Day 31 of the Omer

אַאַמוּ"ר כְּשֶׁהָיָה נוֹטֵל צִפָּרְנָיו, הָיָה מְעָרֵב עִמָּהֶם קֵיסָם, קוֹדֶם הַשְּׂרֵיפָה.

When my revered father, the Rebbe [Rashab], would cut his nails, he would put a sliver of wood together with the clippings before burning them.1

אַאַזְמוּ"ר אָמַר לְהֶחָסִיד ר' אֵלִיָּהוּ אַבּעֶלעֶר — אִישׁ פָּשׁוּט מִצַּד כִּשְׁרוֹנוֹתָיו וִידִיעוֹתָיו — כְּשֶׁנִּכְנַס אֵלָיו לִיחִידוּת: אֵלִיָּ' אִיךְ בִּין דִיר מְקַנֵּא. פאָהרסְט אוֹיף מעֶרק זעֶהסט אַ סַך מעֶנשׁעֶן, אִיז וועֶן אִינמִיטעֶן עֵסֶק רעֶדְט מעֶן זִיךְ מִיט יעֶנעֶם פאַנאַנדעֶר אִין אַ אִידִישׁעֶן וואָרט אַ עֵין יַעֲקֹב וואָרט, אוּן מְ'אִיז מְעוֹרֵר אוֹיף לעֶרנעֶן נִגְלָה אוּן חֲסִידוּת, פוּן דעֶם וועֶרט אַ שִׂמְחָה לְמַעְלָה. אוּן דִי מעֶקְלעֶרַיי צאָהלט דעֶר אוֹיבּעֶרשׁטעֶר אָפּ בְּבָנֵי חַיֵּי וּמְזוֹנֵי. אוּן וואָס גְרעֶסעֶר דעֶר מאַרק מעֶהר אַרבּעֶט, אִיז גְרעֶסעֶר דִי פַּרְנָסָה.

R. Elye2 Abeler, a simple man of scant learning, was a chassid of my revered grandfather, the Rebbe [Maharash]. Once, when he entered his study for yechidus, my grandfather said: “Elye, I envy you. You travel to regional fairs and markets and you meet many people. When you’re in the midst of your transactions and you get to talk with someone about a Torah thought or a saying from Ein Yaakov, and you inspire them to study nigleh and Chassidus, great joy is generated Above. G‑d pays up the commission for this with blessings of children, health, and livelihood. And the bigger the market, the more work, and the more livelihood.”3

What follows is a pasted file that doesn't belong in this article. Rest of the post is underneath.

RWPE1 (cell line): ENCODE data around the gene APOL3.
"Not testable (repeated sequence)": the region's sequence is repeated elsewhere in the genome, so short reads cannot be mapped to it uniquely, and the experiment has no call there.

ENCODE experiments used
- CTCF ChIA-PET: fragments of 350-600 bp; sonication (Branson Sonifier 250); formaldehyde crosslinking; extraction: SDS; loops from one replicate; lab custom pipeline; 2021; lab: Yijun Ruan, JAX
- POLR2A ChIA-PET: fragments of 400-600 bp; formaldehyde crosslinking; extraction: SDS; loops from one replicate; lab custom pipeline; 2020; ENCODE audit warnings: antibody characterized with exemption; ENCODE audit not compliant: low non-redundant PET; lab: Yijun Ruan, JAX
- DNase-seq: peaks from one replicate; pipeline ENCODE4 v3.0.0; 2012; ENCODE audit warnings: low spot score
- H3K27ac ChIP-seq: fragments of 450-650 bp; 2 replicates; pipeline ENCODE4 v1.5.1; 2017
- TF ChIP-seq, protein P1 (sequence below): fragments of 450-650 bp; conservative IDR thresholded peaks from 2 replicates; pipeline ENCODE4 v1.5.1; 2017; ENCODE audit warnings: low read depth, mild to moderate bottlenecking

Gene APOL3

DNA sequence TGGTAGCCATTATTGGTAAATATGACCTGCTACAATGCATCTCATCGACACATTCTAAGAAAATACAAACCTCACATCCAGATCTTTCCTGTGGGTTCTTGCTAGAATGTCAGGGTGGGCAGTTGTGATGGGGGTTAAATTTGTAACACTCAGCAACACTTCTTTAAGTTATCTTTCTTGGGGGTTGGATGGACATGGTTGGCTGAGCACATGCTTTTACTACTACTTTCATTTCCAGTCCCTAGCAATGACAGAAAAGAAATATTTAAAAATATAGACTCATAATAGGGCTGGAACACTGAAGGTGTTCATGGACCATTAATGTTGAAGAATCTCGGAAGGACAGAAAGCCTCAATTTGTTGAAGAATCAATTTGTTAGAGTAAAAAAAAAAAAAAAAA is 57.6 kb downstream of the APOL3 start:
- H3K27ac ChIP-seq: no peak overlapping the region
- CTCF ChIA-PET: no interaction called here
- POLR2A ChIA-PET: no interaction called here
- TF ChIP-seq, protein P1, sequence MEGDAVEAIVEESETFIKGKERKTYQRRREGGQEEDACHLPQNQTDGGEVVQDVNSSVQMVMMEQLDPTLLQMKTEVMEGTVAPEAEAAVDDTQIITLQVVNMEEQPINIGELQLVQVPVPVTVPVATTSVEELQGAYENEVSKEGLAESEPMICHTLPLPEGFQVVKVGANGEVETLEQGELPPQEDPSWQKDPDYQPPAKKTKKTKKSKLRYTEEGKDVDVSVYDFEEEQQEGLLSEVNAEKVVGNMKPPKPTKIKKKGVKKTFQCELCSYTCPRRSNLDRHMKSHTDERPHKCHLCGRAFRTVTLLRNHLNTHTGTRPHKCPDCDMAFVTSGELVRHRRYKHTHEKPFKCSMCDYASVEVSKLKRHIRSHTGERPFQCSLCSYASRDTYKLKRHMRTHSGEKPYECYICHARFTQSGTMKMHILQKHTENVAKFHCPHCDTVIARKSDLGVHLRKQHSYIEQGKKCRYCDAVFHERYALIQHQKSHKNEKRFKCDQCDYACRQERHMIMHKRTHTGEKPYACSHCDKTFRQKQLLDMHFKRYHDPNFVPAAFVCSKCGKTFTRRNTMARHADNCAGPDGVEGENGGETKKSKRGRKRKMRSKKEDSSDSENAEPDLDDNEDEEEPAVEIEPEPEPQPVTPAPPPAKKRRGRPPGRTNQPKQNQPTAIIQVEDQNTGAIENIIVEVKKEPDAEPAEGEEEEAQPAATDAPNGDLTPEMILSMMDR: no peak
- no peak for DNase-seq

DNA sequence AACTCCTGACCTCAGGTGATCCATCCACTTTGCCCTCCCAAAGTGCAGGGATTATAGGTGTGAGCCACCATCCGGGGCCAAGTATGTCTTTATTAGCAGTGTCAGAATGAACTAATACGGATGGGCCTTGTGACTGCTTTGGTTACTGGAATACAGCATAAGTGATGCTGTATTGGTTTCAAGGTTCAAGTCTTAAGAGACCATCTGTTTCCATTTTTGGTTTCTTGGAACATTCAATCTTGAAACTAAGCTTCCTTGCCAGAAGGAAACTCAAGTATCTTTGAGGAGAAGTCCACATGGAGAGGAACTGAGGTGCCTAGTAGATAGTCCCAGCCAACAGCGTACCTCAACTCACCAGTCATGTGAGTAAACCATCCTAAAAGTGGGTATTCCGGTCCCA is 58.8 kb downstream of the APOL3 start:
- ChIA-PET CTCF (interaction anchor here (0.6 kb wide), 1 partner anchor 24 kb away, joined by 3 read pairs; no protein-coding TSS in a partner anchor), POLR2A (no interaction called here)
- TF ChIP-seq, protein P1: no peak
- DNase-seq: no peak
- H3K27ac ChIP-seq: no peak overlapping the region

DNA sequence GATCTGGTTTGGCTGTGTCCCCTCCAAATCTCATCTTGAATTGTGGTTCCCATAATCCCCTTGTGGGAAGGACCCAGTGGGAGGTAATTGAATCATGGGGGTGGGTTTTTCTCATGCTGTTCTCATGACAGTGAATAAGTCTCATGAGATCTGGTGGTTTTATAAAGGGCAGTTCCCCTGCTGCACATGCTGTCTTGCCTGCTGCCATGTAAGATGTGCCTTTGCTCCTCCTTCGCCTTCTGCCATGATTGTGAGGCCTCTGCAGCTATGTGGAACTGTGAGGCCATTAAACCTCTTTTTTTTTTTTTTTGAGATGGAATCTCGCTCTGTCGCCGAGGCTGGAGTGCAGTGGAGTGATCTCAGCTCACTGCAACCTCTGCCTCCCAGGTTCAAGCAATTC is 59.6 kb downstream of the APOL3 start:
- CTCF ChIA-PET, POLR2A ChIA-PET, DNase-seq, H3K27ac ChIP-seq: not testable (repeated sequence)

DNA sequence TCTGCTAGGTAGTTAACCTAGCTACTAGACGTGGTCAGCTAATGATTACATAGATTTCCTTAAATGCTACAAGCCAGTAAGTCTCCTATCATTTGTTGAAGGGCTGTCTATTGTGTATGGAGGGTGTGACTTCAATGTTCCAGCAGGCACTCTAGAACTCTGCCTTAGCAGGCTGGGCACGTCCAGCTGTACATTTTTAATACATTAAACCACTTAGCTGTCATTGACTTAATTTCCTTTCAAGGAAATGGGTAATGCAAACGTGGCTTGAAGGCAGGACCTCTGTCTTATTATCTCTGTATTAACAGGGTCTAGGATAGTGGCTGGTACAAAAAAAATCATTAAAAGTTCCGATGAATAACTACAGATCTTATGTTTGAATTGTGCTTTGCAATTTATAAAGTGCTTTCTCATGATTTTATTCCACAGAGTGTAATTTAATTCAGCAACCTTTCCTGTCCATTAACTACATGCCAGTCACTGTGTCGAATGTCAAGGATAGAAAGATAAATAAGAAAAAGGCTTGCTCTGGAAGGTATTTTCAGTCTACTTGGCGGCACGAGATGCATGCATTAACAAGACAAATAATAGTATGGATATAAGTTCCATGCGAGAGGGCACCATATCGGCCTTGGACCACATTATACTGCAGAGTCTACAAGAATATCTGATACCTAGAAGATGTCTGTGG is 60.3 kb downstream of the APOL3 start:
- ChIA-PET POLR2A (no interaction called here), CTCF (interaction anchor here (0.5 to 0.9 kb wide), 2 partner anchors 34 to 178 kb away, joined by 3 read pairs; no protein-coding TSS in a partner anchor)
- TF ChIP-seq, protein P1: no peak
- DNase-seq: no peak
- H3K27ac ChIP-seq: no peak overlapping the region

A Chassid to Remember

R. Elye related this encounter to the Rebbe Rayatz thirty years after his yechidus. He described it with such freshness and vitality as if it had happened the day before. “After the Rebbe told me this,” he exclaimed, “my head began to spin. I decided immediately to hire a tutor for myself, for I understood that it was high time that I became a mensch.”

He further related that when he returned home, he assembled all of his townsfolk and shared his yechidus. “The Rebbe’s words spread through the entire region. They lit a fire in all the listeners, and brought enthusiasm and vitality4 to many hundreds of Jews.”

Why did the words of the Rebbe Maharash have such a powerful effect? Because he was being truthful. In his humility, he was sincerely envious. Being a Rebbe, he was able to recognize the budding qualities that are unique in every individual, and to help him nurture them to full bloom.